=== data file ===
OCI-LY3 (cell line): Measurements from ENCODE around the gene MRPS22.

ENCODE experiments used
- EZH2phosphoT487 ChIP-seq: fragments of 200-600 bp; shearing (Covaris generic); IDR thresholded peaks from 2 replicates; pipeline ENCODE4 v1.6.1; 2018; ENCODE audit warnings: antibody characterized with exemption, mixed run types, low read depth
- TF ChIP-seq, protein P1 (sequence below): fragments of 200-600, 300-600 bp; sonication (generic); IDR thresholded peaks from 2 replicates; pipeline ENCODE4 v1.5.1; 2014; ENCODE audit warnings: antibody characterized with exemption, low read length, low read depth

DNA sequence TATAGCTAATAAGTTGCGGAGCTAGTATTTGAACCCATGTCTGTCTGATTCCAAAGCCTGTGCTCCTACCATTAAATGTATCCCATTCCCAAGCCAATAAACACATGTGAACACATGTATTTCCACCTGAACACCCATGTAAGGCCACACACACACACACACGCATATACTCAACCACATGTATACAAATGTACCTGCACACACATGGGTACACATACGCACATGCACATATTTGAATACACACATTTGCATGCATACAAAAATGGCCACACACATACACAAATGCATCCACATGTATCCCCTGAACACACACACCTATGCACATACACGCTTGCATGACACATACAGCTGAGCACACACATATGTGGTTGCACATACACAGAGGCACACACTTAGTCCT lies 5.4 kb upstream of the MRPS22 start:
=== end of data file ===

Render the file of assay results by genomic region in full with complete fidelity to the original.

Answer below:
OCI-LY3 (cell line): Measurements from ENCODE around the gene MRPS22.

ENCODE experiments used
- EZH2phosphoT487 ChIP-seq: fragments of 200-600 bp; shearing (Covaris generic); IDR thresholded peaks from 2 replicates; pipeline ENCODE4 v1.6.1; 2018; ENCODE audit warnings: antibody characterized with exemption, mixed run types, low read depth
- TF ChIP-seq, protein P1 (sequence below): fragments of 200-600, 300-600 bp; sonication (generic); IDR thresholded peaks from 2 replicates; pipeline ENCODE4 v1.5.1; 2014; ENCODE audit warnings: antibody characterized with exemption, low read length, low read depth

DNA sequence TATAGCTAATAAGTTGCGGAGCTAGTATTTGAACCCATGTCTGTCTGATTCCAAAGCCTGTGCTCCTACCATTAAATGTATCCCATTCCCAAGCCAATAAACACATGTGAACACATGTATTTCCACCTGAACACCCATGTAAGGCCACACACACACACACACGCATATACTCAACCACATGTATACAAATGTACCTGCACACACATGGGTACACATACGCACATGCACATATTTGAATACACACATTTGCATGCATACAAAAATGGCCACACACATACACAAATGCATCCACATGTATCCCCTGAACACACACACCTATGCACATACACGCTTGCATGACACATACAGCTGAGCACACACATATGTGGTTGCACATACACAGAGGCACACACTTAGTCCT lies 5.4 kb upstream of the MRPS22 start: